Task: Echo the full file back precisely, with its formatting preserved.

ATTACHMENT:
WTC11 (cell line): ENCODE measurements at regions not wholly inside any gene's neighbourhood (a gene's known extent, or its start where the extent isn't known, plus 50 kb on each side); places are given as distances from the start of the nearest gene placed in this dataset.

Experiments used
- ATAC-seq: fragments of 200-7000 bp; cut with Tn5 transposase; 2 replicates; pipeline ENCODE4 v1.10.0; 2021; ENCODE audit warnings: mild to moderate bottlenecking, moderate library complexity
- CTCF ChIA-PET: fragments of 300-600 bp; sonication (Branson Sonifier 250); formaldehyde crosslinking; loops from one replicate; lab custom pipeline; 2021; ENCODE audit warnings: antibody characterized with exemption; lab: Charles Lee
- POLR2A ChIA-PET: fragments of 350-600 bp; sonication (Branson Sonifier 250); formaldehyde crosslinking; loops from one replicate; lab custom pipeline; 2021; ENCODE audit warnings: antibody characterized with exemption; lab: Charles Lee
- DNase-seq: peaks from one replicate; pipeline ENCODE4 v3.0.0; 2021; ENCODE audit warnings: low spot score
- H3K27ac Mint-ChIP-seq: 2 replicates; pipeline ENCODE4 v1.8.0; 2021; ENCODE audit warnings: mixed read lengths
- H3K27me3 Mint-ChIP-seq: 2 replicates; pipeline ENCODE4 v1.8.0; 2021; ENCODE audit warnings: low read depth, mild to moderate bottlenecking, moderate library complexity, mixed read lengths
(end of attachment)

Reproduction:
WTC11 (cell line): ENCODE measurements at regions not wholly inside any gene's neighbourhood (a gene's known extent, or its start where the extent isn't known, plus 50 kb on each side); places are given as distances from the start of the nearest gene placed in this dataset.

Experiments used
- ATAC-seq: fragments of 200-7000 bp; cut with Tn5 transposase; 2 replicates; pipeline ENCODE4 v1.10.0; 2021; ENCODE audit warnings: mild to moderate bottlenecking, moderate library complexity
- CTCF ChIA-PET: fragments of 300-600 bp; sonication (Branson Sonifier 250); formaldehyde crosslinking; loops from one replicate; lab custom pipeline; 2021; ENCODE audit warnings: antibody characterized with exemption; lab: Charles Lee
- POLR2A ChIA-PET: fragments of 350-600 bp; sonication (Branson Sonifier 250); formaldehyde crosslinking; loops from one replicate; lab custom pipeline; 2021; ENCODE audit warnings: antibody characterized with exemption; lab: Charles Lee
- DNase-seq: peaks from one replicate; pipeline ENCODE4 v3.0.0; 2021; ENCODE audit warnings: low spot score
- H3K27ac Mint-ChIP-seq: 2 replicates; pipeline ENCODE4 v1.8.0; 2021; ENCODE audit warnings: mixed read lengths
- H3K27me3 Mint-ChIP-seq: 2 replicates; pipeline ENCODE4 v1.8.0; 2021; ENCODE audit warnings: low read depth, mild to moderate bottlenecking, moderate library complexity, mixed read lengths